Noni stood up and flipped the sign on the door of the shop to read ‘Open’. It was still very early, and there would still be an hour or two before the first tourist bus would arrive.
Noni went to the back of the shop and put on the kettle, but she didn’t even notice when it boiled. She was so far away in her day dreams…
The school hostel was divided into boys and girls. The girls were on the top floor and the boys on the ground floor. The floors were separated by a number or large metal security gates that clanged shut and stayed locked.
The boys had spent of lot of time, that would have been better spent studying, on cracking the code to the security door between the upstairs and downstairs. The door that separated the two sections.
No boy was allowed in the girls’ section, and no girl was allowed in the boys’ section. The punishment for breaking this rule was severe, but that did not act as a deterrent to anybody.
The teachers, who slept on the floors with the children, were always carefully watched by the children. Their movements were monitored.
Mrs Bwala, who slept on the girls’ floor, followed the same routine every day. When she finished work she went into her flat, poured herself a brandy, and switched on the TV.
Young Mr Ngetu, who slept on the boys’ floor, was out till late most nights. Sometimes he didn’t come back at all, until the morning. He thought no one knew, but of course all the students did know.
Jabu’s and Noni’s was not the only romance that blossomed after hours in the hostel. Jabu was one of many boys and girls who softly punched the code in, and gently clicked the security gate open. They waited until late when all the lights were off, and Mr Ngetu and Mrs Bwala had issued their last stern command,
“There will not be another sound!”
The boys waited for Mr Ngetu to leave. They watched as he silently moved like a shadow, into the kitchen, and out the back door.
Jabu glided up the stairs without a sound, past Mrs Bwala’s flat door, to the third door from the bathrooms, on the left.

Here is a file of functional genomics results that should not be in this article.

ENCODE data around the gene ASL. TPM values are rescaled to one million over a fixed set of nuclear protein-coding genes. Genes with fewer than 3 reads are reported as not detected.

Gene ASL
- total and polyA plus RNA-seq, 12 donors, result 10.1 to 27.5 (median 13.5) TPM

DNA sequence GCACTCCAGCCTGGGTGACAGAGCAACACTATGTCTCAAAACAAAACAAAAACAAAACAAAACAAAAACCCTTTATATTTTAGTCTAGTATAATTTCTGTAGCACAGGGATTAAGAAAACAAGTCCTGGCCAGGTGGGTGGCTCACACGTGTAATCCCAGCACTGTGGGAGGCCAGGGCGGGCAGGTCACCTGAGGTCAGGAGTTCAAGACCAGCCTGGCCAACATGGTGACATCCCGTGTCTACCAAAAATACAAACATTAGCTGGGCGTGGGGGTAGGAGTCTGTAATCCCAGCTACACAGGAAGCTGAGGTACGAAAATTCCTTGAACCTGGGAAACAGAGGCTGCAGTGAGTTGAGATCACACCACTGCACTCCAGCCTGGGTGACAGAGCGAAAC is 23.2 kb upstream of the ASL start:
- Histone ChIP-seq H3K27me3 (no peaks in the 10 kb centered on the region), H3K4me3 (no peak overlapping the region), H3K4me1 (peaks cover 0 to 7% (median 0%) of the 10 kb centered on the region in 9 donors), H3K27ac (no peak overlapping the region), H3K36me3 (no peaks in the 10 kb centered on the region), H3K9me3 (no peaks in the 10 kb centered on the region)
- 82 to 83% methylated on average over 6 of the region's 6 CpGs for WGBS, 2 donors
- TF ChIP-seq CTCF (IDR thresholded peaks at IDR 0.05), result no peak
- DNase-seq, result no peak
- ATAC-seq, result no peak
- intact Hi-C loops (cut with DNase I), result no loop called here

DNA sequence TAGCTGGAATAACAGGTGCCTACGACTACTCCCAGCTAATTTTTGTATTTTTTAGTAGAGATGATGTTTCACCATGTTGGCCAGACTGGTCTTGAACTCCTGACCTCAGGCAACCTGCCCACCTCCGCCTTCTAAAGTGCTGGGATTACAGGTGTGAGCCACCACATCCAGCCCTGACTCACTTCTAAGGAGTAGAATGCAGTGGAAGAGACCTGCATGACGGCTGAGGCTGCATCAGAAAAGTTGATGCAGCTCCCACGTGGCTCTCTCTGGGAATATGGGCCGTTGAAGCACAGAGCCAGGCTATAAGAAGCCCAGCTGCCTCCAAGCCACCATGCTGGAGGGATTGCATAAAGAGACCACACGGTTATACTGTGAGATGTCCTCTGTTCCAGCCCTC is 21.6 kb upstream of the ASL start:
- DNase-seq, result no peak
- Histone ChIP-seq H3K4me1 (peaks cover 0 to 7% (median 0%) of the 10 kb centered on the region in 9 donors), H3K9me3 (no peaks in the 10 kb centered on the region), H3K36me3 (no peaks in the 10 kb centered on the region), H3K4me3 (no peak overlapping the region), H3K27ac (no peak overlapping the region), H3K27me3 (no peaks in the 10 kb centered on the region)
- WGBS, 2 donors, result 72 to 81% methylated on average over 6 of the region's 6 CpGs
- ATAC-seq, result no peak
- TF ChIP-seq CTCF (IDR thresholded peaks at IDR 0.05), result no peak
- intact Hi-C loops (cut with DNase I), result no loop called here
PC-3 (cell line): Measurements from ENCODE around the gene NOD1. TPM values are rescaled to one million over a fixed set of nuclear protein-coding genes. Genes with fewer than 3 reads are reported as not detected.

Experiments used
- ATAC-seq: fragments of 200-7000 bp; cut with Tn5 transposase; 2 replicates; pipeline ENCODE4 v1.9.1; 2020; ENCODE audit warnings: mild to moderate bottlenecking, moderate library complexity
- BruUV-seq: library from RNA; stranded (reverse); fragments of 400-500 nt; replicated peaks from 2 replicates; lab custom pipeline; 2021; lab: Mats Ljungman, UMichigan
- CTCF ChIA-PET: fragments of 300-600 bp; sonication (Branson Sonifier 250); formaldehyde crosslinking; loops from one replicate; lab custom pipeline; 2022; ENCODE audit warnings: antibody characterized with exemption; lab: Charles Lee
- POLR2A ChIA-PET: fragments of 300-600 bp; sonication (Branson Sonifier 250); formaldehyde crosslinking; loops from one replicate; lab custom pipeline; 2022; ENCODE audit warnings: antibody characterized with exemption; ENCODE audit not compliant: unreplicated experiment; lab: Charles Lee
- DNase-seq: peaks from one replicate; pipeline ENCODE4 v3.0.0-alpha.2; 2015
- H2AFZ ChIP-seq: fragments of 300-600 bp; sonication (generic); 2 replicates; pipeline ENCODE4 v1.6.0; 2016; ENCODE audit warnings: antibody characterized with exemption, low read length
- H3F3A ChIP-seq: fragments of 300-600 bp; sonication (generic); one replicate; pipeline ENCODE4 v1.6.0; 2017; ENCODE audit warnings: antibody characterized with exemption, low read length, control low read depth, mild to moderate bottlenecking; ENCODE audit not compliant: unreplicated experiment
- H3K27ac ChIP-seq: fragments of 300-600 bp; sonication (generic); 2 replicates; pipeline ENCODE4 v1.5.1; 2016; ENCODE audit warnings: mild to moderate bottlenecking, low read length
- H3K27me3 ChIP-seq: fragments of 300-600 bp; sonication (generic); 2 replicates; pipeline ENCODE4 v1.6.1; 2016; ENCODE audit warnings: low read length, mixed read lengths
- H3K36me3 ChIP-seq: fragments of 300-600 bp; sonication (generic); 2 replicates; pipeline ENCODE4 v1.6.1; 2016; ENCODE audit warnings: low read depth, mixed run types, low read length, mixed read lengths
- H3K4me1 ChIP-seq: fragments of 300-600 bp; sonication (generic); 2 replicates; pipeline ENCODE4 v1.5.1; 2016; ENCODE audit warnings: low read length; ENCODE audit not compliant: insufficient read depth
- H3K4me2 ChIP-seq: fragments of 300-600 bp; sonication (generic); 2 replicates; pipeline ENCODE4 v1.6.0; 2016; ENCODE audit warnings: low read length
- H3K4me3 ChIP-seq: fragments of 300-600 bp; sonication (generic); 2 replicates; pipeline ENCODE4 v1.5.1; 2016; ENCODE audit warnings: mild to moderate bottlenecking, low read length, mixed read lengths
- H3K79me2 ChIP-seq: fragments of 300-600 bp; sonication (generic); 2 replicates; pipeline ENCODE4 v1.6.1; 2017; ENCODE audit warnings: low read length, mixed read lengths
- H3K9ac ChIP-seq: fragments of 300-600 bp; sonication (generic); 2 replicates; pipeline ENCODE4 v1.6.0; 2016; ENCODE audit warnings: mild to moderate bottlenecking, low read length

Noni’s roommates Gigi, Zinzi and Nomsa sat awkwardly around on their beds the first few times Jabu visited Noni. They all whispered together, and stifled giggles in the dark.
Jabu didn’t stay long those first few times, but after he left Noni lay in her bed for hours, clutching her sheets, feeling her heart fluttering and pounding in her chest.
During later visits Gigi, Zinzi and Nomsa left the room when Jabu visited Noni, allowing them to be alone.
Noni remembered how she had not intended to allow Jabu to have sex with her.
Noni had never liked the thought of sex at all. Noni had fought off her mothers’ various boyfriends for years. They had all revolted her. Noni had seen too much of her mother’s behaviour with men – she was disgusted by it.
Jabu was different.
Jabu made her forget things.
Jabu made it impossible for Noni to think straight.
Jabu had just been so difficult to resist. He had made Noni laugh, and he was so much older than her, already 19, and so experienced.
Alone in the dim light of the hostel room, with all the beds empty and the other girls finally away and giggling in another room, Jabu had convinced Noni that he really did love her.
Noni remembered the first rose that Jabu had brought her one night. It was still in her Bible, pressed and faded between the pages. Jabu had stolen the rose from the principal’s garden. Noni knew that, but no one had ever given her a flower before.
Noni had been sixteen, and once it had all begun, it had been impossible for Noni to stop it. Noni didn’t even think she wanted it to stop.
Nothing had mattered any more.
School hadn’t mattered any more.
Her mother hadn’t mattered any more.
Her friends’ warnings to her hadn’t mattered any more.
Jabu was all that had mattered.
Tell us what you think: Does Jabu really love Noni like he says he does? Are her friends behaving like good friends should?